Digital technologies gave NZ retailers either a huge opportunity or risk of obsolescence. Taxing NZ online shoppers on overseas purchases will not help NZ retailers compete. It is not the governments issue to fix. NZ retailers need to assess their current strategies, business models, talent, review investments and market opportunities. NZ retailers, disrupt your business or have it disrupted for you.


Yes, increasingly more money is being spent with international retailers. Annual growth in local online spending is typically between 4% and 8%. On the other hand, Kiwis spent $40 million more for the March quarter this year than the same 3 months last year with international retailers, an increase of 18%. Marketview, a Wellington-based analytics firm estimated Kiwis spent about $1.1 billion on international online purchases during 2013, twice as much as four years previous.

growth of NZ online spending global versus local


Collecting GST is problematic. You can’t ask credit card companies to do it, besides people would use PayPal to avoid it. The banks won’t either. New Zealand Bankers Association Chief Executive Kirk Hope said the idea was “laughable”.

According to BNZ, 30% of Kiwis overseas online spend is with US retailers so consider this. Hypothetically, you get US retailers to collect GST on behalf of the New Zealand Government. In exchange New Zealand retailers would have to collect sales tax on behalf of thousands of US taxing jurisdictions, each with their own set of rules. The cost of collecting GST would be greater than GST collected.

Currently there are no local or federal rules requiring companies not based in New Zealand to collect GST. This is similar to the United States where the US Supreme Court has ruled on multiple occasions that a State can only force a retailer to collect sales tax if the retailer has a physical presence in that State.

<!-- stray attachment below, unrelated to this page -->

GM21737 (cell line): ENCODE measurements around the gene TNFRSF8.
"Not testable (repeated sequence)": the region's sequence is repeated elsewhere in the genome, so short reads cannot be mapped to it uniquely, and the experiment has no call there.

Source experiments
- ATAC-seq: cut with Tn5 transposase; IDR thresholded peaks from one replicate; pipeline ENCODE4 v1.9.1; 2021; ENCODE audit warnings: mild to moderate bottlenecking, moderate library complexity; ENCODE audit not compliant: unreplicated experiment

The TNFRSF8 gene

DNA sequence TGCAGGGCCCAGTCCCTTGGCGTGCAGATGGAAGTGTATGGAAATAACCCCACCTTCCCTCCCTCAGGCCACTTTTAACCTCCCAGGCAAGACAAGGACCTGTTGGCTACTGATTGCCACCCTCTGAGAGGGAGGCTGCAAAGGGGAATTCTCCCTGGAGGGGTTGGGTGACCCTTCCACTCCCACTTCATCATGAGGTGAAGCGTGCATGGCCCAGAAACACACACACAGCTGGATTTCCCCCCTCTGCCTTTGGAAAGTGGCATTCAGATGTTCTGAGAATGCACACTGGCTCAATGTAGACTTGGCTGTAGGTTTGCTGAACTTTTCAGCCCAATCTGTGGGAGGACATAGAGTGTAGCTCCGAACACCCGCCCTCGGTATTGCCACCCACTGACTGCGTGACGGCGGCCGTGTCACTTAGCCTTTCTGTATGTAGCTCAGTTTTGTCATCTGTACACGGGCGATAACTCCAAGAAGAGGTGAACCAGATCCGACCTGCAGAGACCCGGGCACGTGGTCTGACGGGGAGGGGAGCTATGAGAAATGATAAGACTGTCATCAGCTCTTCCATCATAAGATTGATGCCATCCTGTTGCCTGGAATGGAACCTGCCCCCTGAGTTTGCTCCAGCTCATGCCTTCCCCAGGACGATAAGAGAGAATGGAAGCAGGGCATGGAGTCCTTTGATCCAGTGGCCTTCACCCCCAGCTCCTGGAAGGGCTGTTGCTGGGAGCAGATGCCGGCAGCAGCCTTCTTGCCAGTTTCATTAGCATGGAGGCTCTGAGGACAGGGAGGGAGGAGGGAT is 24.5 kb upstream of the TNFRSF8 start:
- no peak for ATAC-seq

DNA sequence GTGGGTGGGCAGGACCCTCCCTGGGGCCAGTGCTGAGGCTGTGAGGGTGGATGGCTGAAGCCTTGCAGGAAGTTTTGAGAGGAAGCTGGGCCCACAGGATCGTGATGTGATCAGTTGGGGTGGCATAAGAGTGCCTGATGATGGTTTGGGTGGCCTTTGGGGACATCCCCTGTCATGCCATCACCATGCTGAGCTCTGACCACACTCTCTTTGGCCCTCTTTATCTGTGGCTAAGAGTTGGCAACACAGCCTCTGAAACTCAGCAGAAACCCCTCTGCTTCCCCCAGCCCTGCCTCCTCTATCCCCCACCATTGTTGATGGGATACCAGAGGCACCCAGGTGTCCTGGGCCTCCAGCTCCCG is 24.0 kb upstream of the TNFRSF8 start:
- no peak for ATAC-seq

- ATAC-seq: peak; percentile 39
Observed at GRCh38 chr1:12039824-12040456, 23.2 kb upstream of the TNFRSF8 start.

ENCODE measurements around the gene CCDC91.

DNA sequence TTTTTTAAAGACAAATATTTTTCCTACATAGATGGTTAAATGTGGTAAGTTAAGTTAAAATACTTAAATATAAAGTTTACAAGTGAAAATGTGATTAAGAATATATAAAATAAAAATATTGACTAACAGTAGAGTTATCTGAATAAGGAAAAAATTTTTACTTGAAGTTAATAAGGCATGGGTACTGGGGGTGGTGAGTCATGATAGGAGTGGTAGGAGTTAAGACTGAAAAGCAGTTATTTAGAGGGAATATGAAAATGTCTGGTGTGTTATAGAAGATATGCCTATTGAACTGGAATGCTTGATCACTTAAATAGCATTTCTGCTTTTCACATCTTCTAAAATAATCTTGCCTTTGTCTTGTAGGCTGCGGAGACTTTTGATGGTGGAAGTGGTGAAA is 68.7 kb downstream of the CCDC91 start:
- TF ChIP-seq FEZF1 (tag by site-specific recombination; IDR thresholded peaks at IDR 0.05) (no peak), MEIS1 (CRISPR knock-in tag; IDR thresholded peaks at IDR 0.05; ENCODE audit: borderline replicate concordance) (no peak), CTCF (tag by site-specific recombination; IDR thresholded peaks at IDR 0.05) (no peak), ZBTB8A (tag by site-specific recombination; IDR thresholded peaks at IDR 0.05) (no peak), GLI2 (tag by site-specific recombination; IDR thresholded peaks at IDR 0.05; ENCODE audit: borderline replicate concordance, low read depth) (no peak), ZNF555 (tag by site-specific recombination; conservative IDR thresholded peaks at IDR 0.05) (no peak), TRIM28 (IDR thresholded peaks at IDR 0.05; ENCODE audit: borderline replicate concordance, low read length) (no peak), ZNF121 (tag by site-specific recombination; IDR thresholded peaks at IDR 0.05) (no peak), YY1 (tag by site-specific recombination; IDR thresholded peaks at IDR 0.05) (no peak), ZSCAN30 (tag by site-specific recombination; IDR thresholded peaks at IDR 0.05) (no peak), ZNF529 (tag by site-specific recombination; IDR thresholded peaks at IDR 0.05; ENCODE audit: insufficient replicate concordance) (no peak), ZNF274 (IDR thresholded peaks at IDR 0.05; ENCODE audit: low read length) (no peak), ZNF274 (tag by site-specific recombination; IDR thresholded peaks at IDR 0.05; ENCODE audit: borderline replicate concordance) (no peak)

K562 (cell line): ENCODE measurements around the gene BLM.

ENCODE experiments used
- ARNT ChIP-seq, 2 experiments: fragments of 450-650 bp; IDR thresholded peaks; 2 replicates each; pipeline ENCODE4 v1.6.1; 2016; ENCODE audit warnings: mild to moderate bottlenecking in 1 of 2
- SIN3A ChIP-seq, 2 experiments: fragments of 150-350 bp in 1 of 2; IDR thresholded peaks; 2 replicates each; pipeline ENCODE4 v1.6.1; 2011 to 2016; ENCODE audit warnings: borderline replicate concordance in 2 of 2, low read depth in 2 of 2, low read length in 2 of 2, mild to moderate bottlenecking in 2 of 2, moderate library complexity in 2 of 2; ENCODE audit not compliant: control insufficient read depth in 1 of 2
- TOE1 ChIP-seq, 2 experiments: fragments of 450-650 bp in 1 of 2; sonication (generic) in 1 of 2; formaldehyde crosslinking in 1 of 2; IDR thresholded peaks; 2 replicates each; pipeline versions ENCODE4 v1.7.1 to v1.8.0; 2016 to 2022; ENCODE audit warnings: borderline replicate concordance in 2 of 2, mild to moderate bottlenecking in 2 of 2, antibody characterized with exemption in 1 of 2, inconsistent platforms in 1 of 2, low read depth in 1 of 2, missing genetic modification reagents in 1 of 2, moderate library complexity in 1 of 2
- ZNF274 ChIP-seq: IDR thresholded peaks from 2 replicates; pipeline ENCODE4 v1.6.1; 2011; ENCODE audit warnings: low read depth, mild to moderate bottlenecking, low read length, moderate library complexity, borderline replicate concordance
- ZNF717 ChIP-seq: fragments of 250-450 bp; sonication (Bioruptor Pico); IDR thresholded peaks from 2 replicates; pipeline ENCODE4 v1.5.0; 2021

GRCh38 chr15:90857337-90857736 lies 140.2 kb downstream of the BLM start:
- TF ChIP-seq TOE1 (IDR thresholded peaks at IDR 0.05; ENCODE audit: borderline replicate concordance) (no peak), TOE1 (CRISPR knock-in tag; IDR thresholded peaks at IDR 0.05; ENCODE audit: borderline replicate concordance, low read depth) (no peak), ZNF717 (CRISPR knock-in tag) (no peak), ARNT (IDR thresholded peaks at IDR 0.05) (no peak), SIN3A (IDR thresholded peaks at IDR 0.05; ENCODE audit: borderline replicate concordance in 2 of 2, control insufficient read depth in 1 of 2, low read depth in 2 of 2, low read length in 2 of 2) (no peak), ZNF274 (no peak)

This is why Netflix will not be charging New Zealand subscribers GST. Netfix pays taxes as required under local and national laws. Netflix has a market presence, not a physical presence in New Zealand and therefore is not a local entity and not required to collect GST.

Even if GST was added to overseas online purchases… yeah, still cheaper buying overseas. Case in point, Stuart Weitzman loafers sold from a NZ retailer online NZ$590 plus shipping. Same shoes from NZ$278.61, and free shipping. For arguments sake add GST they’d cost NZ$320 and I still save $270 so no GST on overseas purchases is not the real issue here.


According to the Retail Association spokesperson, taxing overseas purchases would “even the playing field”. The above example (and ask any online shopper, they’ll give you others) discredits that statement. Retail New Zealand’s spokesperson said that the existing $60 tax threshold meant “New Zealand retailers could not compete with foreign websites.” Well, no, most didn’t even try.

The first disruption to traditional retailing was ecommerce two decades ago with the founding of eBay and Amazon. Disruptive technologies like social media and mobile have changed the way people shop. The consumer decision journey provides a framework to look closer at this disruption. The effect of mobile, digital and social media can easily be seen at every stage. Many NZ retailers just didn’t see it.